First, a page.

What is Couples Therapy?
In couples therapy, two partners work with a licensed therapist in a safe and non-judgmental environment to understand and improve any issues impacting the health of the relationship, such as communication, difficult life transitions, infidelity, or disconnection, to name a few.
Although the therapist will also want to know about both partners individually, he or she will assess and treat the couple as a unit with interventions designed to restore health to your interpersonal dynamics, patterns and the way you relate to each other. Couples therapy is typically a very healthy step for a relationship because it means that both people are committing to being intentional about improving the relationship.
What To Expect In Couples Therapy?
Couples therapy will begin with sharing the story of your relationship, going back to when you met, how you fell in love, significant events (both happy and challenging), and what prompted the decision to seek counseling. The therapist will want to know the main problems you are experiencing, and what causes most of your stress within the relationship. You can also expect questions on an individual level about childhood experiences, family history, potential cultural factors, and personal values. Try not to get discouraged by the number of questions in the first session, it’s important for the therapist to have a good foundational understanding of you as individuals and as a couple.
After the initial session, couples therapy may feel more substantial as you explore relationship problems and challenges more deeply, develop new ways of approaching conflict, learn things you didn’t know about each other, or strive to find reconnection. These things take time, and it isn’t unusual for a therapist to recommend weekly sessions for a period of time to develop the momentum needed for changing long-held patterns.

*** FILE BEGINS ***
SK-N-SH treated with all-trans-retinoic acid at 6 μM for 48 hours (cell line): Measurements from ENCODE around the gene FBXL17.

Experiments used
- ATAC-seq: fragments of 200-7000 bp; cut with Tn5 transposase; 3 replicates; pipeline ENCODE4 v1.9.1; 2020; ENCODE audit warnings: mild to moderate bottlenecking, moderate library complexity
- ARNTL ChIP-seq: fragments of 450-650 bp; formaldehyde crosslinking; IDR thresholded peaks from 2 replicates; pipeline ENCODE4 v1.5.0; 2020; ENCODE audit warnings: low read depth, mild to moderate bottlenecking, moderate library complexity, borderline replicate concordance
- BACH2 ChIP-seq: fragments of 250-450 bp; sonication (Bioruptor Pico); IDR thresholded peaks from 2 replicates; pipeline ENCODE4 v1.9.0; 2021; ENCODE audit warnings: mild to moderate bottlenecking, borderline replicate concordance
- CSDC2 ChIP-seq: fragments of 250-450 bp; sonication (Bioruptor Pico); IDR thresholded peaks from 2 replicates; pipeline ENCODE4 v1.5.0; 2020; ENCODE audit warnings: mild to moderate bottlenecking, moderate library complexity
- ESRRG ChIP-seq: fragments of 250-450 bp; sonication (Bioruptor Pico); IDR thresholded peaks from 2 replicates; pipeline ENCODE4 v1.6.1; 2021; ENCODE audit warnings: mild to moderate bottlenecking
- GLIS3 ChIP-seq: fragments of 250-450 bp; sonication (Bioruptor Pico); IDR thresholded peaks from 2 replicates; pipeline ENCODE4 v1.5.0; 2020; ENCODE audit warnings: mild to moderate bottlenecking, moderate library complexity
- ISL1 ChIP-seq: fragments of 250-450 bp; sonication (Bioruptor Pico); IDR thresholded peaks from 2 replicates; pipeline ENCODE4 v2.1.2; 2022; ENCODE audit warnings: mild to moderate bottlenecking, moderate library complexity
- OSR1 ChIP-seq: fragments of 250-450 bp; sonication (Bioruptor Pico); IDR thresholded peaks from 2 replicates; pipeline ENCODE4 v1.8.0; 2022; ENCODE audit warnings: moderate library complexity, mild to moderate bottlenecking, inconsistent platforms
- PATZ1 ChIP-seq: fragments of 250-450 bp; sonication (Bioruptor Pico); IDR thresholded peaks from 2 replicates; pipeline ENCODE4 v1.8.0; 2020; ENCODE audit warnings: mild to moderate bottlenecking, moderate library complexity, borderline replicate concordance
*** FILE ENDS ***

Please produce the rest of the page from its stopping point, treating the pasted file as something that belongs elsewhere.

How Does Couples Therapy Work? (Specific techniques, process, etc?)
Couples therapy is not always easy because it involves talking about things that upset you and/or your spouse. Some sessions will feel victorious, while others may feel discouraging. Your couples therapist is trained to help you communicate and understand each other in healthier and more honest ways, which means you might be sharing or hearing things for the first time. The good news is that your therapist will be a trained and neutral third party to help you both through it.
There are several models of couples therapy. Some focus on simply changing behavior or finding short-term solutions, while others seek to understand the deeper underlying emotional factors or impacts of intergenerational trauma, for example. When you choose your couples therapist, it is a good idea to ask about their approach to make sure it aligns with your hopes and expectations.
Who Is Couples Therapy For?
Relationships are highly complex and there are hundreds of reasons couples come to therapy. In general, couples therapy is for people looking to improve their relationship dynamics, heal and repair after a painful rupture, work through a big life event, or understand each other better. Some common reasons for seeking couples therapy are:
- Frustrating communication patterns
- Feeling bored or disconnected
- Having the same fight over and over without resolution
- Feeling like one person has more power than the other
- Managing big transitions such as parenthood
- Grief over a significant personal loss
- Changes in sex life
- Betrayal or infidelity
- Considering a breakup or divorce
What is the difference between telehealth for couples therapy and in-person couples therapy? Benefits, etc.
Telehealth therapy is a great solution for couples who are in different physical locations or who may not feel comfortable sitting next to each other in an office because of intense feelings or tension in the relationship. It offers a little space and breathing room, which can be helpful, especially with conflict. It’s also very convenient for those on tight schedules because you don’t have to drive, park and take as much time away from work or other responsibilities.
Ultimately, telehealth and in-person couples therapy will provide the same benefits - a licensed therapist who will use evidence-based treatments to help you improve your relationship.